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Clinical features, diagnosis, and treatment of neonatal encephalopathy

Author
Yvonne Wu, MD, MPH
Section Editors
Douglas R Nordli, Jr, MD
Leonard E Weisman, MD
Deputy Editor
John F Dashe, MD, PhD

INTRODUCTION AND DEFINITION

Neonatal encephalopathy is a heterogeneous, clinically defined syndrome characterized by disturbed neurologic function in the earliest days of life in an infant born at or beyond 35 weeks of gestation, manifested by a reduced level of consciousness or seizures, and often accompanied by difficulty with initiating and maintaining respiration, and by depression of tone and reflexes [1].

This section will review the diagnosis, prognosis, and treatment of neonatal encephalopathy. The pathogenesis of neonatal encephalopathy is discussed elsewhere. (See "Etiology and pathogenesis of neonatal encephalopathy".)

ETIOLOGY

Neonatal encephalopathy can result from a wide variety of conditions and often remains unexplained. Birth asphyxia and hypoxic-ischemic (anoxic) encephalopathy are responsible for some, but not all, cases of neonatal encephalopathy. Given that the underlying nature of brain injury causing neurologic impairment in a newborn is often poorly understood, "neonatal encephalopathy" has emerged as the preferred term to describe the clinical syndrome of central nervous system dysfunction in the newborn period because it does not imply a specific underlying etiology or pathophysiology. (See "Etiology and pathogenesis of neonatal encephalopathy".)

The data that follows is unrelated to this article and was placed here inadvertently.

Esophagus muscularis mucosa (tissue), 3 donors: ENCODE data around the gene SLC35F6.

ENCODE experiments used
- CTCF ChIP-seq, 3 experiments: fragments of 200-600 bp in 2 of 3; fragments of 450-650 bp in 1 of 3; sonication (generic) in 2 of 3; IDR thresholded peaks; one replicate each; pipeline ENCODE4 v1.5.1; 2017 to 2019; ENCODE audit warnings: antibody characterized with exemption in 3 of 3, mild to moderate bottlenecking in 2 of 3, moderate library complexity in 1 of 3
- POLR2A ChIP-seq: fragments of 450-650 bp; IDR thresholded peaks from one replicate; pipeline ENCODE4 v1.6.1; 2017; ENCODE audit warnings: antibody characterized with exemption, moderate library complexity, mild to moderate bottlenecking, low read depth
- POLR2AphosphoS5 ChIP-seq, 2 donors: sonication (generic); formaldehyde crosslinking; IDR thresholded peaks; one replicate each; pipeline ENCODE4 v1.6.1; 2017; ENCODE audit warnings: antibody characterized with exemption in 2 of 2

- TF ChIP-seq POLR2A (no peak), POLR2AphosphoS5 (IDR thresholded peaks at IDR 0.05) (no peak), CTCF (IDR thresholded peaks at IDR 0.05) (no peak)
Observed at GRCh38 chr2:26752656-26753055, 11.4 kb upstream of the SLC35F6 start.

EPIDEMIOLOGY

The incidence of neonatal encephalopathy depends on how the syndrome is defined, but published estimates vary between 2 and 9 per 1000 term births [2-5]. As the term "neonatal encephalopathy" became increasingly favored, it was shown in one US population that the diagnosis of "birth asphyxia" declined between the years 1991 and 2000 [2]. In a 2010 review, the estimated incidence of neonatal encephalopathy was 3.0 per 1000 live births (95% CI 2.7-3.3), while the estimated incidence of hypoxic-ischemic encephalopathy (a subset of neonatal encephalopathy) was 1.5 per 1000 live births (95% CI 1.3-1.7) [6].

CLINICAL PRESENTATION

The neonate who is encephalopathic may have an abnormal state of consciousness (eg, hyperalert, irritable, lethargic, or obtunded), diminished spontaneous movements, respiratory or feeding difficulties, poor tone, abnormal posturing, absent primitive reflexes, or seizure activity. In the delivery room, the infant will often exhibit low Apgar scores and a weak or absent cry. The severity of neonatal encephalopathy can be classified as mild, moderate, or severe according to these clinical findings, as discussed below. (See 'Clinical predictors' below.)

                   

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